July 25th, 2023

Overtrained or Not? Movesense’s Enni Nurmi Uses HRV Analysis in Her Training

Posted in General Health Sports

Using HRV analysis in identifying overtraining – Movesense trainee Enni Nurmi uses herself as a case example:

I’m Enni, a Finnish national team racewalker and Biosensing and Bioelectronics master student at Aalto University. I started as a summer trainee at Movesense at the beginning of May. At Movesense I can combine my knowledge from sport and studies with an important topic. However, as an elite athlete it’s not always easy to combine training, studying, and working. The last months have been challenging, which may indicate a loss of balance.

Elite athletes often train twice a day to reach their maximum performance. However, developing in sports is not that simple. As said, the whole must be balanced. Training, nutrition, and resting form three main pillars, not to mention mental health. In this text the focus is on training and recovery. Training can also be recovering but hard training sessions are needed for improving.

From hard training sessions, supercompensation is a desired outcome. If resting is repeatedly neglected, instead of developing, training can lead to overreaching and finally overtraining state.[1] In the overtraining state, athlete’s autonomous nervous system is imbalanced which can be seen from the heart rate (HR) and the heart rate variability (HRV).[1] HRV analysis is a useful tool for managing load and recovery and identifying possible imbalances.

After a hard training session, it is normal that HR increases and HRV decreases. However, HRV is more multidimensional. It can be divided into time-domain parameters, frequency-domain parameters, and nonlinear parameters. Maybe the most famous time-domain HRV values are root mean square of successive differences (RMSSD), standard deviation of the NN (R-R) intervals (SDNN(I)), the proportion of NN50 (the number of times successive heartbeat intervals exceed 50ms) divided by the total number of NN (R-R) intervals (pNN50) and their variations. Low frequency (LF) and high frequency (HF) power are the commonly used frequency-domain parameters and sample entropy (SampEn) is an example of nonlinear parameters.[2]

Many wearables, however, show only one HRV value which is the nocturnal average. Hynynen et al. stated that awakening HRV could provide more information about overtraining state while nocturnal heart rate has no correlation. They suggested SDRRI and LF power measured immediately after waking up as possible markers of overtraining.[1] Regardless, later studies also use nocturnal values for analyzing HRV changes.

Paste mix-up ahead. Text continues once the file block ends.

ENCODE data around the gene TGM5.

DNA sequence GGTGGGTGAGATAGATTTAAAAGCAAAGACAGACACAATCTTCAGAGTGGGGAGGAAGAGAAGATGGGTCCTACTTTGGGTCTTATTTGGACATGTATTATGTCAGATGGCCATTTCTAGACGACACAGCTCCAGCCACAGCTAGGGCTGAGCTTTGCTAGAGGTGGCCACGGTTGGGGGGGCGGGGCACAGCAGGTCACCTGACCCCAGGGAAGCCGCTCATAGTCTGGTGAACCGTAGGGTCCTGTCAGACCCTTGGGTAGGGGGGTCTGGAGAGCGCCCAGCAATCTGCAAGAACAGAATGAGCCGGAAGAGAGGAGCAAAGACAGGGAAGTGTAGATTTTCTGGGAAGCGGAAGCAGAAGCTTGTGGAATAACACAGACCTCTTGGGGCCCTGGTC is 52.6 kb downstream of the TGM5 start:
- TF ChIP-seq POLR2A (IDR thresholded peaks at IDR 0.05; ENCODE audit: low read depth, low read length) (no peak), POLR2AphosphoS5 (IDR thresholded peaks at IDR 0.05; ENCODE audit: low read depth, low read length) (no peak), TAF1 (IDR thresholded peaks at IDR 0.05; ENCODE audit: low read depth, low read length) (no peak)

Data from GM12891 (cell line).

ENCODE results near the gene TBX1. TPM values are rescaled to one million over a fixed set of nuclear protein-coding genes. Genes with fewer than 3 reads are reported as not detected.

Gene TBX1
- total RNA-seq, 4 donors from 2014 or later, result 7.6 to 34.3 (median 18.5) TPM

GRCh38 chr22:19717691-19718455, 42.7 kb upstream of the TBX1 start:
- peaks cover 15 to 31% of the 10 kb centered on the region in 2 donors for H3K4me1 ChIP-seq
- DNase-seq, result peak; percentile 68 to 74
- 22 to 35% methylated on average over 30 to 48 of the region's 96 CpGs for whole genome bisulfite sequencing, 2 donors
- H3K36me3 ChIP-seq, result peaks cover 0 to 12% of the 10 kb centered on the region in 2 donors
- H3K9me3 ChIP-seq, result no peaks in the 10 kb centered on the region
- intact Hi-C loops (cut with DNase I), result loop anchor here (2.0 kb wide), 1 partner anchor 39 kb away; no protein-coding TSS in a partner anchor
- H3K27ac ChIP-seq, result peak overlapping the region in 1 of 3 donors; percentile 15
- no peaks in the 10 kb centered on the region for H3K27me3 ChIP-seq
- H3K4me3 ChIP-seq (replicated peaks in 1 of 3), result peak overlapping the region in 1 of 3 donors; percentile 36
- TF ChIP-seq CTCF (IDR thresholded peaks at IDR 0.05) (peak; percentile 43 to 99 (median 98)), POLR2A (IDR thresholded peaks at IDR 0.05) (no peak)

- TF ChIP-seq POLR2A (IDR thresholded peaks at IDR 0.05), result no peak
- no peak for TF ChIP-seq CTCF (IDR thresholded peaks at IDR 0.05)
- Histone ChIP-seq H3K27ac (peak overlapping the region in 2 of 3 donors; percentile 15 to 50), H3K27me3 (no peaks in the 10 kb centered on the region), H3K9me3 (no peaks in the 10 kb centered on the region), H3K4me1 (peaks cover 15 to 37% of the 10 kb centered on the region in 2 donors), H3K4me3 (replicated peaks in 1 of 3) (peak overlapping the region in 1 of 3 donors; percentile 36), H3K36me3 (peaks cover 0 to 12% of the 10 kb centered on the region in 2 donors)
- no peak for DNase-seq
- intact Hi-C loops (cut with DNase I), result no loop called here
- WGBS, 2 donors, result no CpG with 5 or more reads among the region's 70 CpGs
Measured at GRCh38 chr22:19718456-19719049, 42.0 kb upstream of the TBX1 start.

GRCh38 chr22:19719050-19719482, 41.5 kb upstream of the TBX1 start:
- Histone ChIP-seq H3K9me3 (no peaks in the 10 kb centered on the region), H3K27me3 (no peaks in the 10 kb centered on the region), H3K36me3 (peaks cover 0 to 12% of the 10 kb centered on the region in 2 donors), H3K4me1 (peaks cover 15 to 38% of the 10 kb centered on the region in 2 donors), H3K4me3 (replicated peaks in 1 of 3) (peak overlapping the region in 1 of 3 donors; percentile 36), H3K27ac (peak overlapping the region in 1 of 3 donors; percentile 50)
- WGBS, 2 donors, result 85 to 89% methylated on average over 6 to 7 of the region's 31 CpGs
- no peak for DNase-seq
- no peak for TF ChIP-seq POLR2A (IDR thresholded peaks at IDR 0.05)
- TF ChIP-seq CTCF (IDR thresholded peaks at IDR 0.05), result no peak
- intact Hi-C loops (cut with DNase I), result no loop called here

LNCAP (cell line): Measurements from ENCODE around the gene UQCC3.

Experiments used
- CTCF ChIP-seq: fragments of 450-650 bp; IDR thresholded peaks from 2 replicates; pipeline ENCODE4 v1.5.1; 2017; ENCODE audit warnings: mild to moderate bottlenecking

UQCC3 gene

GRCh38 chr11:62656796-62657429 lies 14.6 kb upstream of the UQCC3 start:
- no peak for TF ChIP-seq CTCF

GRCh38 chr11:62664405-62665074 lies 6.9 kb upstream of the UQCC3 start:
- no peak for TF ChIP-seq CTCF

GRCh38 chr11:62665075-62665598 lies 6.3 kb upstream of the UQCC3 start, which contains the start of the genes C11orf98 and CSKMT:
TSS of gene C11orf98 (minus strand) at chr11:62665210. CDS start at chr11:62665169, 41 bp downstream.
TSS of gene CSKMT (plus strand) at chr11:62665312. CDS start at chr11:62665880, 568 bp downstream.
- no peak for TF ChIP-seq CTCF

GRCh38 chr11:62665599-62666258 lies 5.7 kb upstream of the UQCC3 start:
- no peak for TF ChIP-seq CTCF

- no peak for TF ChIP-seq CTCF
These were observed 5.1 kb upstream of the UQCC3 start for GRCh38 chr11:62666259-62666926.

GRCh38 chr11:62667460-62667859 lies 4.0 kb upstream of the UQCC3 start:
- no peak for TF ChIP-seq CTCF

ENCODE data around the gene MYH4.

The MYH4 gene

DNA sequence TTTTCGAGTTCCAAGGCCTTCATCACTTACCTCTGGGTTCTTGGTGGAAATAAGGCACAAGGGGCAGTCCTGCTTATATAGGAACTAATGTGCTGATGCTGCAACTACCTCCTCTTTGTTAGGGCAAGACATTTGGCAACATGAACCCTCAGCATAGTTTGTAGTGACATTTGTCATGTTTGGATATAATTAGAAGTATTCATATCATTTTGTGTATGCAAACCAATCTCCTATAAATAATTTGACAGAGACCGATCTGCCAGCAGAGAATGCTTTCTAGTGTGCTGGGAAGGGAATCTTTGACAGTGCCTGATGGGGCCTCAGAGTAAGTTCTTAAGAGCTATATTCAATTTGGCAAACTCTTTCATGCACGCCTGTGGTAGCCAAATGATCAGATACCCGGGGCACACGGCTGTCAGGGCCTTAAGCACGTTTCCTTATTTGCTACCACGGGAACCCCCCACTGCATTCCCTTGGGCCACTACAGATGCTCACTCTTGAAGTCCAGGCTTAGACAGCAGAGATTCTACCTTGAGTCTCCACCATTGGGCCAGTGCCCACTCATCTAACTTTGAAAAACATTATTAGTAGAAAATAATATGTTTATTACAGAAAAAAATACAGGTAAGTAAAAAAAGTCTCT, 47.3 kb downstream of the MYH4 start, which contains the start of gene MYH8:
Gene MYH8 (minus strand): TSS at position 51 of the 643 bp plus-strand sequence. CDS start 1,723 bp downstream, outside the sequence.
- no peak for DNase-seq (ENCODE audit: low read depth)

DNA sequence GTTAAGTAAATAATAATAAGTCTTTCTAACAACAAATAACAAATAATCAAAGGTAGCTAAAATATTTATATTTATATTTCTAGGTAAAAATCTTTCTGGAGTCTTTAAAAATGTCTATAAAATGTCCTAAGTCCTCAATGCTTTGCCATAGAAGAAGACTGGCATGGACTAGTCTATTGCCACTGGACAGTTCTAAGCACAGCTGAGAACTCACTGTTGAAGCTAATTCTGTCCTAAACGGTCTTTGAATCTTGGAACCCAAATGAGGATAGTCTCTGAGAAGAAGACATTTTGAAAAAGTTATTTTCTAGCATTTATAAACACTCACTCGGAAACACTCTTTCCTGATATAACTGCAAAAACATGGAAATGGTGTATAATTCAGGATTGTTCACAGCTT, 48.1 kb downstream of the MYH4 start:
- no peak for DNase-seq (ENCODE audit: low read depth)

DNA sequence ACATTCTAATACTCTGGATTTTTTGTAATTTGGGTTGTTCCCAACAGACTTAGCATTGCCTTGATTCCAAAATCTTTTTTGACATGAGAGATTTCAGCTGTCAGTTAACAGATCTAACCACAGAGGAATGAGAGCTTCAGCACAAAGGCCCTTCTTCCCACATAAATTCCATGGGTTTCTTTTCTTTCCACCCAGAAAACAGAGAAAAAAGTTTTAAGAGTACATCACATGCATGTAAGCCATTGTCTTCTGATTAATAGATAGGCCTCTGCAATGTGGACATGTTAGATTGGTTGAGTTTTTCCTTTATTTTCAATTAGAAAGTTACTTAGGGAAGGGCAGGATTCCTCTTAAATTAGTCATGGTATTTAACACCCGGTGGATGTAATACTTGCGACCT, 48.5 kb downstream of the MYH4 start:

Another study didn’t concern overtraining, but it gave information about nocturnal autonomic modulation and disturbance to homeostasis. Changes were recognized in HR, SDRRI, RMSSD, HF power and LF power measured after moderate training and maximal training.[3] Orthostatic tests are still used to evaluate athletes’ performance. For athletes that suffer severe overtraining state, LF power measured during the orthostatic test proved to be a reliable way to measure the status.[4]

I have been following my HR and HRV for several years. Lately, my HR values have been high and HRV values low. The featured image of the article shows my HRV and HR during 2023. For an athlete, the situation is really frustrating. Threshold tests don’t indicate any overtraining state, but could I still be overtrained?

I have now been resting more or less since March, without a single successful training week, which is not optimal for developing. Resting is hard when the World Championships are around the corner. The coming weeks will show if I’m racing there or not. Hopefully, I can soon measure my HRV parameters using Movesense sensor. I think that a commercially available sensor would be in the wishes of both over trained athletes and those who are aiming for their top level.

This text was written at the end of June. However, at the end of July it is sure that I will not race in the World Championships. The year has been mentally difficult, so it is time for the off season. Luckily, I have a nice job that gives me something else to think about. Flexible working hours and suitable amount of challenges fill my days nicely so that recovering is not disturbed.


[1] Hynynen, E., Uusitalo, A., Konttinen, N. and Rusko, H. 2006. Heart rate variability during night sleep and after awakening in overtrained athletesMedicine & Science in Sports & Exercise38(2), pp.313-317.

[2] Järvelin-Pasanen, S., Sinikallio, S., Tarvainen M,P. 2018. Heart rate variability and occupational stress — systematic review. Industrial Health. Vol. 56, pp.500-511.

[3] Hynynen, E., Vesterinen, V., Rusko, H. and Nummela, A. 2010. Effects of moderate and heavy endurance exercise on nocturnal HRVInternational journal of sports medicine31(06), pp.428-432.

[4] Hynynen, E., Uusitalo, A., Konttinen, N. and Rusko, H. 2007. Cardiac autonomic responses to standing up and cognitive task in overtrained athletesInternational journal of sports medicine, 29(7), pp.552-558.

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